As the clock ticks toward the end of the Giuliani administration and pressure builds to help New Yorkers who have lost jobs since September 11, the city's Human Resources Administration last week kicked into overdrive its long-delayed plan to start up six new job training centers. HRA's haste, however, could lead to waste of federal job training funds as state and federal workforce development officials warn that the city's new contracts might run afoul of the law.
At two hearings before the Mayor's Office of Contracts last week, the city released the names of seven nonprofit and for-profit job training groups chosen to receive a total of $50 million under the federal Workforce Investment Act (WIA). If approved by the city comptroller, the contractors would open the centers in all five boroughs by early 2002.
Given the city's economic struggles, the centers are welcome additions to the city's job training programs; to date, only one such center is in operation, in Jamaica, Queens. But HRA's choice of contractors without review from the public or from the Workforce Investment Board, the feds' local employment policy board, has raised concerns from here to Washington.
“I am concerned that these contracts may emphasize job searches, relegating training to a 'last resort' status,” testified City Councilmember Kathryn Freed at last Thursday's hearing. This practice may, in turn, “jeopardize our WIA funding, thereby threatening the livelihoods of thousands of New Yorkers.”
In fact, in a letter to the Mayor's Office of Contracts dated October 23, New York State Department of Labor official Margaret Moree warned that a longstanding federal review of how the city's WIA implementation efforts could invalidate the one-stop contracts and lead to cuts in federal funding for the Big Apple. One issue is that the one-stop may not include all the partner agencies WIA requires.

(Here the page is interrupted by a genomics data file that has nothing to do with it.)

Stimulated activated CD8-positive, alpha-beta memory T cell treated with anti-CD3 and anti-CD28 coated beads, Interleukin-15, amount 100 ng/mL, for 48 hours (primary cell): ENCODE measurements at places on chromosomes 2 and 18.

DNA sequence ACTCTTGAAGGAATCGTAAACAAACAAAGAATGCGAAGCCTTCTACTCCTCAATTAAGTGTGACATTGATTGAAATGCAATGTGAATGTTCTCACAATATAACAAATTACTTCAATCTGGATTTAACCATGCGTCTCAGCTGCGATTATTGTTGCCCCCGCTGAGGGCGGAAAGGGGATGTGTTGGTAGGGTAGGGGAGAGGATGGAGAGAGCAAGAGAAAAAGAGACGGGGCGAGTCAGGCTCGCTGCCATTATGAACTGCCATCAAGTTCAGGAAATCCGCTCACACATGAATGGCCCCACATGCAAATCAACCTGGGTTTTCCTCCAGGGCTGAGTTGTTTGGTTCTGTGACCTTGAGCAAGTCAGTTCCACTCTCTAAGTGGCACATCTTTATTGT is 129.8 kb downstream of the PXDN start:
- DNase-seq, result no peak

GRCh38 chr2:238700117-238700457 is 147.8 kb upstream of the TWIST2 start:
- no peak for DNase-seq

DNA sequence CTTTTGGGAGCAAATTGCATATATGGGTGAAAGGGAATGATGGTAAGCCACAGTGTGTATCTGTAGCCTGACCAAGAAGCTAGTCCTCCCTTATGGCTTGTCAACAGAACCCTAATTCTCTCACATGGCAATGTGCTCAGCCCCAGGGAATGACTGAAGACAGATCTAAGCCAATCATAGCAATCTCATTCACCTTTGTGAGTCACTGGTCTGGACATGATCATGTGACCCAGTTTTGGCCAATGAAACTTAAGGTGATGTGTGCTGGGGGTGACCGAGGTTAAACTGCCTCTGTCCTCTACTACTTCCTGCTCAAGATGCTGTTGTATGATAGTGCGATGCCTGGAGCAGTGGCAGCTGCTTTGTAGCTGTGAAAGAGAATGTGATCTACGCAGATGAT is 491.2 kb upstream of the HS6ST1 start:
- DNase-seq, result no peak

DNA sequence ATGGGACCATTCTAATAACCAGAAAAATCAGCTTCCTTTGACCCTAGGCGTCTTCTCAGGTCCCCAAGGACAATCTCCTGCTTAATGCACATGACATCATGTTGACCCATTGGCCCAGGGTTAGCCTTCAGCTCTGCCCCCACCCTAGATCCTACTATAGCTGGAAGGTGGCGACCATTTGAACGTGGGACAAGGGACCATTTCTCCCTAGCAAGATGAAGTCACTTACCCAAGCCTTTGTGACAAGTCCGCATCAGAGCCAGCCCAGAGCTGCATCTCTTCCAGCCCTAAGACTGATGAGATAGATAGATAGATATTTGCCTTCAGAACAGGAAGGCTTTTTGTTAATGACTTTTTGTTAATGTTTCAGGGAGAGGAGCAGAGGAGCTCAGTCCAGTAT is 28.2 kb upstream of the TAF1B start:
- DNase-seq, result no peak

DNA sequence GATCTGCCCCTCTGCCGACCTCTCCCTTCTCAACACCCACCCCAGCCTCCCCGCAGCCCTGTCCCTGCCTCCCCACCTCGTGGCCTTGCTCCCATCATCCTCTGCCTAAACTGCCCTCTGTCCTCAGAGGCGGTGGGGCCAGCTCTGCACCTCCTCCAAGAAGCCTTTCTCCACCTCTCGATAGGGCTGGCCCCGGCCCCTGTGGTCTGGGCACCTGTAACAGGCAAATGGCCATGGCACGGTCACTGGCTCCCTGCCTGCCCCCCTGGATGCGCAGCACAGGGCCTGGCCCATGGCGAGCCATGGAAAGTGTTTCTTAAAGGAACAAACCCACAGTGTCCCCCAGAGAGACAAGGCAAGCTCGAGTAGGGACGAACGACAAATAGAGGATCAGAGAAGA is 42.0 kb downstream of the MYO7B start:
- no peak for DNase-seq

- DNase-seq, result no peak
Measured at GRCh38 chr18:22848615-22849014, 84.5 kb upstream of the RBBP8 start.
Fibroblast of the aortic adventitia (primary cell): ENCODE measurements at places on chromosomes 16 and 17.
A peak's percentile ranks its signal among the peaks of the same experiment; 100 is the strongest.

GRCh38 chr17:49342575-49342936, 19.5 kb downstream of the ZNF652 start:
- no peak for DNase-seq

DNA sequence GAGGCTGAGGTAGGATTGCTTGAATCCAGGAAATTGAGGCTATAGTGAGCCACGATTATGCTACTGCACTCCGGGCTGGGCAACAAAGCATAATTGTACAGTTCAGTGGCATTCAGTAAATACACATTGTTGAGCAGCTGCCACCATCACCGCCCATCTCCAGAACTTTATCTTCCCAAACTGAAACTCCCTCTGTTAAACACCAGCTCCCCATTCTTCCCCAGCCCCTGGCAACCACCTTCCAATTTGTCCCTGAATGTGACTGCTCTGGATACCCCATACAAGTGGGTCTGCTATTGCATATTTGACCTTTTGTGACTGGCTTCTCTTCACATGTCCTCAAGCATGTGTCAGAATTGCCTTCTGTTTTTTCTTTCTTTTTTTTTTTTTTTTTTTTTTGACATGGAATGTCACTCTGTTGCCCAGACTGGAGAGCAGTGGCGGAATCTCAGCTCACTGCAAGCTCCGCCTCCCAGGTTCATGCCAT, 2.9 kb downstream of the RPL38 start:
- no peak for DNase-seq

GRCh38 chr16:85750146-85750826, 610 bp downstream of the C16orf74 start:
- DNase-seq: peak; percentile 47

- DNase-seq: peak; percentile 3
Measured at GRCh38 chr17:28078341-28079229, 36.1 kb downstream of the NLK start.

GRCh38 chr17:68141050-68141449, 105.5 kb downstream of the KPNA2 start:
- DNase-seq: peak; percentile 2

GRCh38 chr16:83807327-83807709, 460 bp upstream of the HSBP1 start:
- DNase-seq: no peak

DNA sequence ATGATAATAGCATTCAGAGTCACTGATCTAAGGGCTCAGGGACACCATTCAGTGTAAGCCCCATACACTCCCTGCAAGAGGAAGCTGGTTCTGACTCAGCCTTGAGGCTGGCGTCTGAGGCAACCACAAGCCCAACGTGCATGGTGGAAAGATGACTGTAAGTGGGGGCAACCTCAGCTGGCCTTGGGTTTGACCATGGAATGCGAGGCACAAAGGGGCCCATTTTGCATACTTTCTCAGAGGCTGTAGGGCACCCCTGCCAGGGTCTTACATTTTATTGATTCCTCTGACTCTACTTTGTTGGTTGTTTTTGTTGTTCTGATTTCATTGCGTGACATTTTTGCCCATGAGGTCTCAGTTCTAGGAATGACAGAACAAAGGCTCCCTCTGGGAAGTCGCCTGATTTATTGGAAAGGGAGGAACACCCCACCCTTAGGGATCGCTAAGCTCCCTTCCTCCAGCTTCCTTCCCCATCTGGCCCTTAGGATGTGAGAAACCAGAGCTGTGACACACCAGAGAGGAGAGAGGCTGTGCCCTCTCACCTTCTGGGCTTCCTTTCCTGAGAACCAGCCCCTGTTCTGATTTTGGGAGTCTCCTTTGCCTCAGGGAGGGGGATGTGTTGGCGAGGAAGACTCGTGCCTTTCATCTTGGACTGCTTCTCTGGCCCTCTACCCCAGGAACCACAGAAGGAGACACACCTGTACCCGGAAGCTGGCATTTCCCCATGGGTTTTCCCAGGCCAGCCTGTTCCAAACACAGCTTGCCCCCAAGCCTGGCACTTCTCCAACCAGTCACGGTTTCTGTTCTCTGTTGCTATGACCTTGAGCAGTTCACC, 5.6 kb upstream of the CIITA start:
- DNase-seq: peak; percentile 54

Of course, for any of these new one-stops to be established, the contracts must first pass muster with the comptroller's office, and the city may have to fight hard for its approval. Two years ago, Comptroller Alan Hevesi took the city to court for issuing welfare-to-work contracts to Maximus, a Virginia-based company with ties to staff at HRA including Commissioner Jason Turner. A judge dismissed the case. The city has chosen Maximus for this newest round of contracts, and will go before Hevesi for approval.
“It's obviously of concern that they're coming through so late in the administration,” said a source inside the comptroller's office.
Freed and Councilmember Steve DiBrienza have scheduled a public hearing on the contracts for November 19. “We want to get the Mayor's Office of Contracts and HRA to explain, one, why they're in such a hurry to do this,” said a Council staffer, “and two, why they're so determined to go ahead despite the warnings that it'll cost the city in WIA funds.”